This story is part of an occasional series exploring nightlife in New York City.
After a colleague brought up karaoke in a conversation last week, Molly Archuleta knew exactly where she wanted to spend her Friday night.
Ms Archuleta, who lives in Bushwick, hopped on the subway to head to Planet Rose, a karaoke parlor in Alphabet City she discovered 12 years ago.
“The best thing about it is that it’s an open karaoke experience, so you don’t know what’s going to come out the door,” she said. “You have accountants coming in to sing Metallica; you have people from outside who want to sing Celine Dion, whom we will always support.
Even with the abundance of private karaoke rooms in New York, many people prefer a more communal environment. At Planet Rose, they sing their favorite songs from zebra print booths and dance as strangers perform on faded tile floors.
“People randomly come up and say ‘my mom’s birthday is here, I want to sing her favorite song’ or ‘my brother is getting married and I’m so excited’,” Ms Archuleta said. “Everyone in life always needs some kind of safe space to break free.”
Planet Rose, of course, is not the only bar of its kind. Many New York venues host communal karaoke nights that are popular with guests and guests.
Olive Oliver, 26, hosts Sunday night karaoke some weeks at Jade, a bar on the border of Bed-Stuy and Bushwick.
She usually kicks things off by performing Sisqo’s “Thong Song” – “it’s so theatrical, and it shows that you actually have a range as a singer” – and then tries to rally the customers so that they sing their own songs.
“Of course, I respect the limits. If someone says, ‘I don’t want to sing,’ I think that’s fine,” she said. “But whenever a shy person agrees to come on stage to sing something, I will always be his #1 hype man.”
On some nights, she also hosts Rebecca’s, a Bushwick bar a block from Jade, or Chino Grande, a new karaoke lounge in Williamsburg.
But no matter where she is, her success relies on reading the energy of the room.
“If there’s a room full of white women, I’ll probably do ‘You Oughta Know,'” she said of Alanis Morissette’s song. “If there are old aunts or people who like the grown-up, sexy vibe, I’d pick something from the 90s R&B catalog. And sometimes, if I feel like I belong in the family of homosexuals, maybe I’ll sing Whitney Houston or Shania Twain.
Either way, she’ll do her best to find common ground.
“If they don’t have any apparent commonalities at first glance, you can at least know they’re all in the same place at the same time,” Ms Oliver said. “If you live in Bushwick in 2022, you must have heard a Charli XCX song.”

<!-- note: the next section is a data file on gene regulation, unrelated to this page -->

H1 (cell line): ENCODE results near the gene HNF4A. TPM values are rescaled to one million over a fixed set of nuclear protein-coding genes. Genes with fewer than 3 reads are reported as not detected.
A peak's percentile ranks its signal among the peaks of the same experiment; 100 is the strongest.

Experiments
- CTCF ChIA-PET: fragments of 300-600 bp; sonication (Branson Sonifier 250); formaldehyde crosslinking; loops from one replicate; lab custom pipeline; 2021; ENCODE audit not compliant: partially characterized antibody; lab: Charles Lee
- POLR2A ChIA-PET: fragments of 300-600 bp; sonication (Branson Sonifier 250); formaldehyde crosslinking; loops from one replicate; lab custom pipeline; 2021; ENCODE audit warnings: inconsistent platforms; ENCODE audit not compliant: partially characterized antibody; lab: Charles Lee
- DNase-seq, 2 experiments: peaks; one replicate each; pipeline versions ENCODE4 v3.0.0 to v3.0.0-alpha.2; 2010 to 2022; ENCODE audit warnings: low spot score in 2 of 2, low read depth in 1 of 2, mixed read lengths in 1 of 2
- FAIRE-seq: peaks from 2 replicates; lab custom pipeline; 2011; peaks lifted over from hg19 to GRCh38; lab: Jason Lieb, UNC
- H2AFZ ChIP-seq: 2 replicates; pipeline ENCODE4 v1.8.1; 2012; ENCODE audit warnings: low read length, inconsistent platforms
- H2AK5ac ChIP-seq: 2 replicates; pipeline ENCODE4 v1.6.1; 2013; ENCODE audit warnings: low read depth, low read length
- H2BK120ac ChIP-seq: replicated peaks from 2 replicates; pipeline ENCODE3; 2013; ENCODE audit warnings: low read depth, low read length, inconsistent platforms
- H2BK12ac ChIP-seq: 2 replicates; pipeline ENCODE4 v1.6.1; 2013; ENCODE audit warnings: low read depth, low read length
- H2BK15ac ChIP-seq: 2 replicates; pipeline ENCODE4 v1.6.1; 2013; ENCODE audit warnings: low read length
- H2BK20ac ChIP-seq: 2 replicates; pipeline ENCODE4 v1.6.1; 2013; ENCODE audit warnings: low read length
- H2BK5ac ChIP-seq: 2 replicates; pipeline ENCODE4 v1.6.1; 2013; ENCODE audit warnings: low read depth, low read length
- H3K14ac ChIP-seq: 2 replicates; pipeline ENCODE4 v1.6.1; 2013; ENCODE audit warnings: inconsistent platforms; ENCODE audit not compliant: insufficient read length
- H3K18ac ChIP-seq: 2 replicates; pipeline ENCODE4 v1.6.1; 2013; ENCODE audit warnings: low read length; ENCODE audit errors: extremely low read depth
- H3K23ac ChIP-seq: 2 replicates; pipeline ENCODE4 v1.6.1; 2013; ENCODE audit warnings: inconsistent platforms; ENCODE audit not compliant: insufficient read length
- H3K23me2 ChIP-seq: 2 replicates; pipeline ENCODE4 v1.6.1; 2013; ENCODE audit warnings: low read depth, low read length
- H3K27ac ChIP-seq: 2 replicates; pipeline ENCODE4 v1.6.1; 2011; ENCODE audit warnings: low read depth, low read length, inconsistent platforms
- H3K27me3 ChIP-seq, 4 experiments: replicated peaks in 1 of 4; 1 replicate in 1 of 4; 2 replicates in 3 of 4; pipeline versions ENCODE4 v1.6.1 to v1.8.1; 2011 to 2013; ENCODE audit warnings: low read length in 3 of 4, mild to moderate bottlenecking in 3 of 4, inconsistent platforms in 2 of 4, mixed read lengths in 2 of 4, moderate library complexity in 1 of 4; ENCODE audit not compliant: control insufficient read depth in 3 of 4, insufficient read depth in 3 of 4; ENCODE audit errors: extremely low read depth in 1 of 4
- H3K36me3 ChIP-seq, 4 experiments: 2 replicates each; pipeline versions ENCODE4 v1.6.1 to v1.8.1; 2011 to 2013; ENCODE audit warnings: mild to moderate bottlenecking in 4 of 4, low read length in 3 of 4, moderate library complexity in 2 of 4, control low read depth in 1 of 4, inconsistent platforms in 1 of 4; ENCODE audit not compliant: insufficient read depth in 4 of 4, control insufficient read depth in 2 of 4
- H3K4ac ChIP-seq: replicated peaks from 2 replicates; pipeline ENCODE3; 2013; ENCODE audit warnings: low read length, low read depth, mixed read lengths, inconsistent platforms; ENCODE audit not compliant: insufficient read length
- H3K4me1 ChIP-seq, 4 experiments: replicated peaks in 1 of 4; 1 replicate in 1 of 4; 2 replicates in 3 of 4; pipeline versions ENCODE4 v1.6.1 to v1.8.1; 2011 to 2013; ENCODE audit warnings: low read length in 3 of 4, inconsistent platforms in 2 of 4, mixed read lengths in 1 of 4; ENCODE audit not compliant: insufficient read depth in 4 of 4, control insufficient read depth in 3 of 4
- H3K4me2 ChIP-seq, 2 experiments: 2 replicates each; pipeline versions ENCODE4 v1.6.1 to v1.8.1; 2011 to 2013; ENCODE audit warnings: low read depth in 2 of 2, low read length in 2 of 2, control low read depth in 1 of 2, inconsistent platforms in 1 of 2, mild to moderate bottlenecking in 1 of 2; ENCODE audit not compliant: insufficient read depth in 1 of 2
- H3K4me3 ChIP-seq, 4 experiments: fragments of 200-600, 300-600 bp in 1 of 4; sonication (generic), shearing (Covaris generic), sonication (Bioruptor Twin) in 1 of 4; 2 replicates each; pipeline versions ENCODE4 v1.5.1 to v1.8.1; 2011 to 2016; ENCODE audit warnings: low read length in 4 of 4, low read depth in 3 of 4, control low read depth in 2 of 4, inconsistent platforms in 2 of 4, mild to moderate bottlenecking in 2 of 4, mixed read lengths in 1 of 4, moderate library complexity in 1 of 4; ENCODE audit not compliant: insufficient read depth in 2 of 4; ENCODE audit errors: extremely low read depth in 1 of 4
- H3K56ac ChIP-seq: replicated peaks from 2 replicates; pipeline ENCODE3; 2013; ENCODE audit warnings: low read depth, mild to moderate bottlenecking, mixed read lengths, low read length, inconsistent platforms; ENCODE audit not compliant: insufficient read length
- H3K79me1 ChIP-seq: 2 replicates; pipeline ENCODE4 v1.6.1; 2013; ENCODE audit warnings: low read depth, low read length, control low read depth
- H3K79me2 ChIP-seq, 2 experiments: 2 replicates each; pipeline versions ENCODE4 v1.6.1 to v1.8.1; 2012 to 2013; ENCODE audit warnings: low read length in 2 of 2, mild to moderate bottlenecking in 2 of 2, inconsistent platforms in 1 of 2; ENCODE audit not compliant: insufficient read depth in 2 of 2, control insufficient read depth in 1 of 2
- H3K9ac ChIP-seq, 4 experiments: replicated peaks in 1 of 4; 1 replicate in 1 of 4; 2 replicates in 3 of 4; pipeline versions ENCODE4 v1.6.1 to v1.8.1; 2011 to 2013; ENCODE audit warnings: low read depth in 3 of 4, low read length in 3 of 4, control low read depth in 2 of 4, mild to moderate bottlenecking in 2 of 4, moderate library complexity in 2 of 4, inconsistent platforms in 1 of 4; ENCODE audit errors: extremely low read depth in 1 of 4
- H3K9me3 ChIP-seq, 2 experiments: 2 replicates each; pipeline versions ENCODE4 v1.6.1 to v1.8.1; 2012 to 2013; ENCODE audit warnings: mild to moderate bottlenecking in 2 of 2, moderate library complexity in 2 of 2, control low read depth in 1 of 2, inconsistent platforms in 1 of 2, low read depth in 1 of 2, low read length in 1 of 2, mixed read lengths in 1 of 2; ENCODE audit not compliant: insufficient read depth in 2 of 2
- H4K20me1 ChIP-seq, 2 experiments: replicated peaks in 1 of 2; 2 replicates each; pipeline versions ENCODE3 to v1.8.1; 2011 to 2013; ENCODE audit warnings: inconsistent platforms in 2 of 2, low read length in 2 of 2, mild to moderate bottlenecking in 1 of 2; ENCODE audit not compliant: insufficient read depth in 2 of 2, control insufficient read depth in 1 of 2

Jade Beyers, 36, co-owner and manager of Jade, said she had experienced “enough karaoke for a lifetime” as a bartender during her Karaoke Sundays. But she still enjoys watching people take the opportunity to play a role or do something silly.
“You can be comfortable in a space like this, where you can just be silly or forget the words and not feel humiliated,” she said. “Because there’s just this undercurrent of love and care.”
Missy O’Reilly, 43, who has co-owned Planet Rose since 2007, said she doesn’t often do karaoke herself and prefers to dance with others.
“I need to get a little eggnog drunk and hear ‘Christmas Shoes’ to get motivated to sing,” she said.
But she fully understands the importance of creating a place where regulars can connect with each other, one “where people can feel free to be vulnerable.”
“It’s such a diverse group of people who are connected through this weird, sticky place and have just made that connection through karaoke,” she said. “Everybody always says it’s their church.”
Last Friday, Roy Marasigan – known to his friends as Cowboy Roy – played Tony Orlando and Dawn’s “Knock Three Times” at Planet Rose as the bar cheered him on.
Mr Marasigan, 44, works as a freelance video editor and said his odd schedule was part of the reason he had come to the bar since 2004.
“That’s the beauty of this place,” he says. “My weekends are sometimes like a Tuesday or Wednesday night, and I can stop here any night and there are always people to hang out with.”
Later that night, while watching two people perform “Dog Days Are Over” by Florence + the Machine, Mr. Marasigan began to cry.
“There’s something about singing a good song,” he said. “Joy is so beautiful.”
Where to go
Please check websites or contact venues to confirm karaoke hours; some only have karaoke on certain nights each week or month.
Pink Planet219 Avenue A, planetrosenyc.com
sing sing81 Avenue A, singsingavea.com
Sing Sing Karaoke Saint-Marc9 Piazza San Marco, karaokesingsing.com
161 Lafayette161 rue Lafayette, 161lafayettebar.com
at Winnie’s58 East Broadway (2nd floor), instagram.com/winniesbar1987
Room at Sid Gold’s request165 W 26th Street, sidgolds.com
Mulberry Street Bar176 Mulberry Street
Upstairs59 Canal Street